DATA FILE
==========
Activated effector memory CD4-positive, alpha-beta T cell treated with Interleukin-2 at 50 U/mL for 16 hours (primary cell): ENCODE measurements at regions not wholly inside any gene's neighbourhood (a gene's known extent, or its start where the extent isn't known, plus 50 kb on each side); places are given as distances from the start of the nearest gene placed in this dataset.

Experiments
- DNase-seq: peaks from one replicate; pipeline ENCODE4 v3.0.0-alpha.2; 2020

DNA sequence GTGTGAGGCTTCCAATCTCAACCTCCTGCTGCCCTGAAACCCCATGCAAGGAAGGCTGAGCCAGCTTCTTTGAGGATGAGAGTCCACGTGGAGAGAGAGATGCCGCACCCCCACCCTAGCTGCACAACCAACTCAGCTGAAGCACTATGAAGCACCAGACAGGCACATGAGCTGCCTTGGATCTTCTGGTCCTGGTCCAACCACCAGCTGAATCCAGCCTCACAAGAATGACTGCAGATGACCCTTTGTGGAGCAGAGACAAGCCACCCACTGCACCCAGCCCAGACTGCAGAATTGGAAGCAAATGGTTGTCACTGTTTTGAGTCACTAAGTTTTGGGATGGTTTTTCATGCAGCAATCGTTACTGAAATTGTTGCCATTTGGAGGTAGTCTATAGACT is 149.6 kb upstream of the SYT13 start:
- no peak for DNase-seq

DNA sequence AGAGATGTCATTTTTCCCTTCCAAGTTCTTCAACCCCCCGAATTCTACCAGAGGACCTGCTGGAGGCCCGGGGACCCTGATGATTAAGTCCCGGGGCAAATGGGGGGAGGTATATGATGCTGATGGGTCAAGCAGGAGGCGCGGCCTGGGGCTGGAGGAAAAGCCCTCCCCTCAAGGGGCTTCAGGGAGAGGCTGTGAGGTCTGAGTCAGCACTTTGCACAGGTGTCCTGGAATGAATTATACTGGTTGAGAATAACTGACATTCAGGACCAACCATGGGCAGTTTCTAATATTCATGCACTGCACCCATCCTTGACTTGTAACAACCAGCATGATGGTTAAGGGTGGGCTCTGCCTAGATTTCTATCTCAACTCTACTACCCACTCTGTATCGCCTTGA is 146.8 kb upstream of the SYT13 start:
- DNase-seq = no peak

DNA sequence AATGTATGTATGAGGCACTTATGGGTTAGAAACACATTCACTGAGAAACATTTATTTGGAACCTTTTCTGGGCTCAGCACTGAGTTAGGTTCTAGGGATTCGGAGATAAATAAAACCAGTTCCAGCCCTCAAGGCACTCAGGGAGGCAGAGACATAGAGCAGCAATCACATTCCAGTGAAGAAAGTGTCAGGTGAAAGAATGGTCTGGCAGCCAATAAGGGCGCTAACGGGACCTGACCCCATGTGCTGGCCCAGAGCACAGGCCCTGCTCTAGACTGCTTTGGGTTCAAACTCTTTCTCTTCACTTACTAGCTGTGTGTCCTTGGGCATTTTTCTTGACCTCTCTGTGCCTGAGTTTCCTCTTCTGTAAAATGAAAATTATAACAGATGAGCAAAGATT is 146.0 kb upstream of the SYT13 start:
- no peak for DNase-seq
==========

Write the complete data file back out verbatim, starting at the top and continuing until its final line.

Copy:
Activated effector memory CD4-positive, alpha-beta T cell treated with Interleukin-2 at 50 U/mL for 16 hours (primary cell): ENCODE measurements at regions not wholly inside any gene's neighbourhood (a gene's known extent, or its start where the extent isn't known, plus 50 kb on each side); places are given as distances from the start of the nearest gene placed in this dataset.

Experiments
- DNase-seq: peaks from one replicate; pipeline ENCODE4 v3.0.0-alpha.2; 2020

DNA sequence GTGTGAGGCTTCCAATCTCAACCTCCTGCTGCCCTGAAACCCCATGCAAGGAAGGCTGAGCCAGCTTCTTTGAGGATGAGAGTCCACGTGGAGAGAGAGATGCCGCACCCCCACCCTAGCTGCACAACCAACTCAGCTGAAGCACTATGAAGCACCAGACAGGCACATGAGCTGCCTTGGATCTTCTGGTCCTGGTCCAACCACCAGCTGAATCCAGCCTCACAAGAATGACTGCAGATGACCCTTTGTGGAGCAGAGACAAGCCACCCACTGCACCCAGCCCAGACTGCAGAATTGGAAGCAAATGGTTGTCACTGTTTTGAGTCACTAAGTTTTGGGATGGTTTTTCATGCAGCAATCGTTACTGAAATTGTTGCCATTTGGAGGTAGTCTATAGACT is 149.6 kb upstream of the SYT13 start:
- no peak for DNase-seq

DNA sequence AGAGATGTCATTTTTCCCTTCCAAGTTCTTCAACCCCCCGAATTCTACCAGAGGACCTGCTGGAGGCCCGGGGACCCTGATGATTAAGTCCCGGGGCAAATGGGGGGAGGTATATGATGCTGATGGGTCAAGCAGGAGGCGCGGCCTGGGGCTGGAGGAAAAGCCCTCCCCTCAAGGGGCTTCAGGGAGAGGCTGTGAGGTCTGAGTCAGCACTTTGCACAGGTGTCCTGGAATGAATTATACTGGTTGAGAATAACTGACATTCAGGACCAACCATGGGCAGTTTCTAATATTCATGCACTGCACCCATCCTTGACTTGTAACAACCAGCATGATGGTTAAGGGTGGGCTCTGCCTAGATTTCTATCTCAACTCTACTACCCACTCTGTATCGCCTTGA is 146.8 kb upstream of the SYT13 start:
- DNase-seq = no peak

DNA sequence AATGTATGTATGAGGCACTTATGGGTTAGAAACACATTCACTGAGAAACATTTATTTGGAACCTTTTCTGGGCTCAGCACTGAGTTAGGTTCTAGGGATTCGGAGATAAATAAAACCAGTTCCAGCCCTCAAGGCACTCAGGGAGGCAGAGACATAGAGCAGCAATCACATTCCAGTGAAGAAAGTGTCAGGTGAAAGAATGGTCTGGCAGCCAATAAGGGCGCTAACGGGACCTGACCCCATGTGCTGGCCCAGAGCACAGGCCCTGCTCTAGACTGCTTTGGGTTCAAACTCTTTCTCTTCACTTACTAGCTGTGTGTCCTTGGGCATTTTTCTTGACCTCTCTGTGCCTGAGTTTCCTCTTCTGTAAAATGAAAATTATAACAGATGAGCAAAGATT is 146.0 kb upstream of the SYT13 start:
- no peak for DNase-seq